Pine Barren History Shorts

Teegate

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November 23, 1934

All,

I was reading one of Beck's articles and find it interesting that Willis Buzby felt Beck was running out of interesting finds after 5 years of exploring and gave him a tip on what to do about it. Beck seemed uninterested in Buzby's thoughts it appears. And in the same article Beck traveled to Washington on a route by his own admission he had never traveled before. Lets follow along.

After five years of jaunting along through the Lost Town country, there are still things to be seen. Though we listened courteously this week while Willis Buzby, of Chatsworth, said that to find more than we have in our travels would mean excavations, we went down beyond Speedwell and found a road we have never used before.

In this, as in many similar cases, the newer road, hard-surfaced between Chatsworth and New Gretna (563), has cut off many older roads and changed the terrain so that you have to hunt for them.

This one is serviceable, if you like trails hemmed in on either side. You'll find it by going down through Chatsworth to Speedwell (563) and then turning to the right (Speedwell Friendship road) toward the home of Speedwell's last all-year-round resident. Here the track would take to Eagle, if you followed it through--but you don't; you swing quickly left again (Hawkins Speedwell road), beside a house that has lost its tar-paper, and start a gradual climb.

Here the county is varied, scatted cedars giving way to groups of tall pines which, in turn, drop off on a plain of scrub oak. Suddenly, the road crosses a narrow one-car-width bridge (Hawkins Bridge). The stream is the Featherbed branch (maybe) that eventually reaches the Wading river via the Tulpehocken creek. The cedar water is pungent and, when we were there the other day, careless picnickers had left cups and papers about on the rise above the swamp (the current camp site on the hill south of Hawkins Bridge). Keeping to the middle road, despite interlocking cross-trails that may bewilder you, you will arrive in -- Washington, , N. J.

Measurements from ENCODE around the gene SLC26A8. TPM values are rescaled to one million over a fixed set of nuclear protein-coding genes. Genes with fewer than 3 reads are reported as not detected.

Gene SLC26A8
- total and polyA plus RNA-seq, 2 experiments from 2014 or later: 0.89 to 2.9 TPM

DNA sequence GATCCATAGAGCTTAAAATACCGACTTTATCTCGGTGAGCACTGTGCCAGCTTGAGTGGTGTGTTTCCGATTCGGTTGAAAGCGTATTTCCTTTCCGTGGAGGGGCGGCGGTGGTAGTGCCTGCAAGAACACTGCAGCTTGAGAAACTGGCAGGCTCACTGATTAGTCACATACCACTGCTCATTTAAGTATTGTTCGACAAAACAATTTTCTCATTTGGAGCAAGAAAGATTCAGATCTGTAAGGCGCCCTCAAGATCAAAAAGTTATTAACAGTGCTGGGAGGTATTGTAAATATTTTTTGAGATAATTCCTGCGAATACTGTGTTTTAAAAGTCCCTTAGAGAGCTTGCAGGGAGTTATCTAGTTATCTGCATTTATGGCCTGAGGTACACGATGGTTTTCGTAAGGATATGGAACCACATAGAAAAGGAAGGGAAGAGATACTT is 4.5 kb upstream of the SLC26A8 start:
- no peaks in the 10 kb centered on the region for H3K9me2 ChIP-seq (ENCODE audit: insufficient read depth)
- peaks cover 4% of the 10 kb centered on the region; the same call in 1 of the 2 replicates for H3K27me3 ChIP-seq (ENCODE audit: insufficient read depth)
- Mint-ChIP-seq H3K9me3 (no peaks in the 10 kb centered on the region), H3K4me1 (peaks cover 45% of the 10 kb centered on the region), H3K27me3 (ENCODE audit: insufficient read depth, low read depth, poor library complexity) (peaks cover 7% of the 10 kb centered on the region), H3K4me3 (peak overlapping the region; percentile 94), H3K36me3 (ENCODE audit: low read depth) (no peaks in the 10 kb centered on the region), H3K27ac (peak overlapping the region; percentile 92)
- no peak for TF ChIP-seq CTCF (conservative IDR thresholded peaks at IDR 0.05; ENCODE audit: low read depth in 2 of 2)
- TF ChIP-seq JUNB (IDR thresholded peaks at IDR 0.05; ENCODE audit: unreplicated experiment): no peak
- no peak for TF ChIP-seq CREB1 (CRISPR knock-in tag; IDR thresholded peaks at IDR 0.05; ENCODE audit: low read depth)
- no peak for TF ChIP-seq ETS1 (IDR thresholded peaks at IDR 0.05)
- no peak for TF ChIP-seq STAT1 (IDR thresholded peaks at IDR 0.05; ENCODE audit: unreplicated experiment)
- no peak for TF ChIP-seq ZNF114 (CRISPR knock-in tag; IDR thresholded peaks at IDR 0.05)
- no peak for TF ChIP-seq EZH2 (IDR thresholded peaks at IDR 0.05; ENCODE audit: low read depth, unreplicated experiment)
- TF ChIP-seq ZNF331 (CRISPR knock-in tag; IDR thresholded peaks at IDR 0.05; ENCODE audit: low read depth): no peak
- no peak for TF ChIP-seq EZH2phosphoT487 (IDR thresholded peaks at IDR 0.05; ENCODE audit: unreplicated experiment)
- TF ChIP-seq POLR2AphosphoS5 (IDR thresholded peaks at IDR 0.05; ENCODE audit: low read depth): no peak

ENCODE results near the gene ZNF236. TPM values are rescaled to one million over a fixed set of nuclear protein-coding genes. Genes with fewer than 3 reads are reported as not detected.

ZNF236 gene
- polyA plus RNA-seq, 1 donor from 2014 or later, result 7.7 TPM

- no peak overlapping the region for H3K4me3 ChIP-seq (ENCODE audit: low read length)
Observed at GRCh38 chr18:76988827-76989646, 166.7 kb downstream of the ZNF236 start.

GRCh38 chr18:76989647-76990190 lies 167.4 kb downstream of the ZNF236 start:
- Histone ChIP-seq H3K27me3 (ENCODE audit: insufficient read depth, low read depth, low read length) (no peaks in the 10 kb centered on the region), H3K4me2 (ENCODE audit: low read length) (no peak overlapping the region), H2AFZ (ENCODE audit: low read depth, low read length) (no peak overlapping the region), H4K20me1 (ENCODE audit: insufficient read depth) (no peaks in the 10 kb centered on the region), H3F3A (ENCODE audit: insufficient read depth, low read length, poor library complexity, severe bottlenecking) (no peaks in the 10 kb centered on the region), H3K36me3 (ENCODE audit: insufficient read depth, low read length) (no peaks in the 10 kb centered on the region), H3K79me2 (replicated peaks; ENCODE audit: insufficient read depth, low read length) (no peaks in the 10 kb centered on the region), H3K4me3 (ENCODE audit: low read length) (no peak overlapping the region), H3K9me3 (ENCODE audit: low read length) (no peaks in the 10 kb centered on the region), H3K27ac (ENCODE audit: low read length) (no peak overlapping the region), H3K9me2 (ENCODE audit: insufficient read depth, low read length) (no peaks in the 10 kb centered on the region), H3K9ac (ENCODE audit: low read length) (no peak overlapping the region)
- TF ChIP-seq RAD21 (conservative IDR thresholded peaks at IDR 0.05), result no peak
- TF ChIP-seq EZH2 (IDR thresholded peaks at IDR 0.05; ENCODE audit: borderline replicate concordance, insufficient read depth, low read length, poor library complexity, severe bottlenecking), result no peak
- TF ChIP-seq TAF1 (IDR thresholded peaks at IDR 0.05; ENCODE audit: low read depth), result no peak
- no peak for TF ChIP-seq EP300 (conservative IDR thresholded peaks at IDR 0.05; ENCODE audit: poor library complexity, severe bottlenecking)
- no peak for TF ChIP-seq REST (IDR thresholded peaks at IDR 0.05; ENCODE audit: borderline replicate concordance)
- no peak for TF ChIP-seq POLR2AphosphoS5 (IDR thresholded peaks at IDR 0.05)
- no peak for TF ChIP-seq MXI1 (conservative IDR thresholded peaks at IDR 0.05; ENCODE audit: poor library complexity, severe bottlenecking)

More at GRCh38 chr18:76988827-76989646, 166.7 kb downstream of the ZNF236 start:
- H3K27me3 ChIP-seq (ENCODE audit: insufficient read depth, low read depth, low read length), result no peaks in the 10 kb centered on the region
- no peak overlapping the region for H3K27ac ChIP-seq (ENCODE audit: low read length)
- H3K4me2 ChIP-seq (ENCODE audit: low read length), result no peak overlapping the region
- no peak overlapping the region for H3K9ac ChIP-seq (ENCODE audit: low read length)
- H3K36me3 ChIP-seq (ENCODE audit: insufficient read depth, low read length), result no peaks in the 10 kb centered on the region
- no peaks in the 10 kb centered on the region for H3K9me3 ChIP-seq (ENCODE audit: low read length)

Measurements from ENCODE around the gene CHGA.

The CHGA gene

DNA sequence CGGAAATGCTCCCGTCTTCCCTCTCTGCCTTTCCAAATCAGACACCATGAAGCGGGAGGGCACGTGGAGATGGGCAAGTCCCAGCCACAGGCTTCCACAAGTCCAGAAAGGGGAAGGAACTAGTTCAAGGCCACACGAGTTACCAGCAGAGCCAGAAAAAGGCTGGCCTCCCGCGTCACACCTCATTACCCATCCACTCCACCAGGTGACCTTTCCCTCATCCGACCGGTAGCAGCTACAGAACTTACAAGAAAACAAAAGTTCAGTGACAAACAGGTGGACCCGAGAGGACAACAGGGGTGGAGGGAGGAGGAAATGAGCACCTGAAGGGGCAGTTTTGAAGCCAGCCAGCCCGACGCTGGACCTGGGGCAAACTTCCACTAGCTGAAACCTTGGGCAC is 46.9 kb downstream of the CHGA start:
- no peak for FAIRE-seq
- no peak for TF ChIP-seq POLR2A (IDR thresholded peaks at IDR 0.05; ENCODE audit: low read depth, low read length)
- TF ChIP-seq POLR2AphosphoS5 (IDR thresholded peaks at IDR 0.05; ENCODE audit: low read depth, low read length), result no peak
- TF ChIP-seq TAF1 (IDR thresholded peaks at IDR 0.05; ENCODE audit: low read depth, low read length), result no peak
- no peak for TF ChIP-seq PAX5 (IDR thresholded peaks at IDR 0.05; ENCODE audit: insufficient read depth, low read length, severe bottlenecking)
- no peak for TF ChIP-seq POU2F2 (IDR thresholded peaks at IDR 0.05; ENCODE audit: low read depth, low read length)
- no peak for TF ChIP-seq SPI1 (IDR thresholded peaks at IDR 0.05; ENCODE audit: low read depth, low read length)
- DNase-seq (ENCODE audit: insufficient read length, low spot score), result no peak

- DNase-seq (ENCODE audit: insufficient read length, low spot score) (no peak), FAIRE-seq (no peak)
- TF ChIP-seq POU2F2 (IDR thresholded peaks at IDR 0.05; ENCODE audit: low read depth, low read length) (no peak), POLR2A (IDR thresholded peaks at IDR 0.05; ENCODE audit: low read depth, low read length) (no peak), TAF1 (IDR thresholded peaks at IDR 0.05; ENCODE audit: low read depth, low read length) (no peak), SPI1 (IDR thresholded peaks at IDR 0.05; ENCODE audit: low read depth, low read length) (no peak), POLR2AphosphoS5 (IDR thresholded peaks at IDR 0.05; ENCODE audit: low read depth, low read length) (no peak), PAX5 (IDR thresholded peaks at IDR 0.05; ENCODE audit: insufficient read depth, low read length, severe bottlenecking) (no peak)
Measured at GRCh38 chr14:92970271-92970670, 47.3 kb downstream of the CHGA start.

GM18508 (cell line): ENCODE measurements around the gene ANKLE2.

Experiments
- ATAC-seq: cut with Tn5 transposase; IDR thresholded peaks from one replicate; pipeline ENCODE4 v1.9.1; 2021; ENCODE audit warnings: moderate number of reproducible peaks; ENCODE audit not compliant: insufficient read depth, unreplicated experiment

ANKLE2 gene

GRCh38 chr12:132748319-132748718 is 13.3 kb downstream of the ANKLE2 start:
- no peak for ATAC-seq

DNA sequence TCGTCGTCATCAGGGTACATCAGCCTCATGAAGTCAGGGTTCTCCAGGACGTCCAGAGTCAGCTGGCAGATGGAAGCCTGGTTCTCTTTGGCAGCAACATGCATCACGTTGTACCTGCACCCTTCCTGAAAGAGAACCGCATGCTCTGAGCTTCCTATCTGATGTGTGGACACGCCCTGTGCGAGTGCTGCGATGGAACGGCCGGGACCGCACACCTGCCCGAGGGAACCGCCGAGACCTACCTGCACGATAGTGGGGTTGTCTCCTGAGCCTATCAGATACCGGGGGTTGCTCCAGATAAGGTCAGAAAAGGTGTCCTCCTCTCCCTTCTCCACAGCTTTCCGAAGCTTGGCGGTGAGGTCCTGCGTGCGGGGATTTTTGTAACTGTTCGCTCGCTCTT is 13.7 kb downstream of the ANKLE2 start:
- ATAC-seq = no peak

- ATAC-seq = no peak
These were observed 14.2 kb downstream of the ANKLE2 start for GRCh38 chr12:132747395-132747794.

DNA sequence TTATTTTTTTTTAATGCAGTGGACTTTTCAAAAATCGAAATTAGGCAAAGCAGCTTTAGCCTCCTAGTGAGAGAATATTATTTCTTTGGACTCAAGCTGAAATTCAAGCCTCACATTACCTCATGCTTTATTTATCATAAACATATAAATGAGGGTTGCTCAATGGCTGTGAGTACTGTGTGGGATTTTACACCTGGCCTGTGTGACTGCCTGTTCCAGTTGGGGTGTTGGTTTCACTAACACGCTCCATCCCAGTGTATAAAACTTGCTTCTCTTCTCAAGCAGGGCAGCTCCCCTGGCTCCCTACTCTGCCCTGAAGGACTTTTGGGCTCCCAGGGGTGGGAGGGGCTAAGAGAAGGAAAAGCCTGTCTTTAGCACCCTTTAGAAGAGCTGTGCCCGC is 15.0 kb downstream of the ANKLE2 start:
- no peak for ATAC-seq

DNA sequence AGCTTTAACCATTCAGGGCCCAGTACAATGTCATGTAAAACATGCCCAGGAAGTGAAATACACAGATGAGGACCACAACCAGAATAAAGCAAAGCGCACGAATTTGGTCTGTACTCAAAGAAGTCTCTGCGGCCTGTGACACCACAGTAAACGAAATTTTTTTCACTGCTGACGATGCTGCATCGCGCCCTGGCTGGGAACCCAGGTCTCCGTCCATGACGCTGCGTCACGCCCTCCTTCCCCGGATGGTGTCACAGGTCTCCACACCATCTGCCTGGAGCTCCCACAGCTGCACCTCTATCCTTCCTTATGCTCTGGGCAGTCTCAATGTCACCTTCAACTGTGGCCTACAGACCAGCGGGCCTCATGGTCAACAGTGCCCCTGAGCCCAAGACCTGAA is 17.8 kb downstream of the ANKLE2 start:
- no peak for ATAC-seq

Teegate

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The Chatsworth Cemetery Deed. June 25, 1888

Chatsworth Cemetery.jpg
 
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Teegate

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July, 20 1928

To Erect Memorial Tablet New Where Carranza Fell


New York, July 20 A tablet calling attention to the site near which Captain Emilio Carranza, Mexico's good-will flyer met his death, will be erected shortly by the Central Railroad of New Jersey, at Sandy Ridge, near Chatsworth, on its Atlantic City route. It will be placed within a quarter of a mile of the scene of the accident.

Erection of this memorial was suggested to officials of the railroad by Wilbur E. Jacobus, engineer of the company for the past forty years, which suggestion was promptly acted upon. It was learned that Superintendent E. T. M. Carr, of the New Jersey Southern Division, was the first to report the accident to the army officials at Fort Monmouth and Mitchell Field.

Engineer Jacobus won distinction as the pilot of the Queen Marie "special" carrying the queen and her party from New York to Washington on her vist to this county.
 
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Boyd

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I have read that before, perhaps in another thread here? Just had a quick look at some of my Pine Barrens Books and the only thing related that I saw was in Barbara Solem-Stull's Ghost Towns book. It says the monument was built "near" the site of the plane crash. It also said his body was taken to Buzby's after recovery.
 
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Boyd

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stiltzkin

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Feb 8, 2022
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John McPhee recounts it a bit differently:

Henry Carr, of Chatsworth, and his wife, Marie, were out gathering wild blueberries a couple of days later and came upon the wreckage - at the site of the present memorial, in Tabernacle Township, six miles from Chatsworth.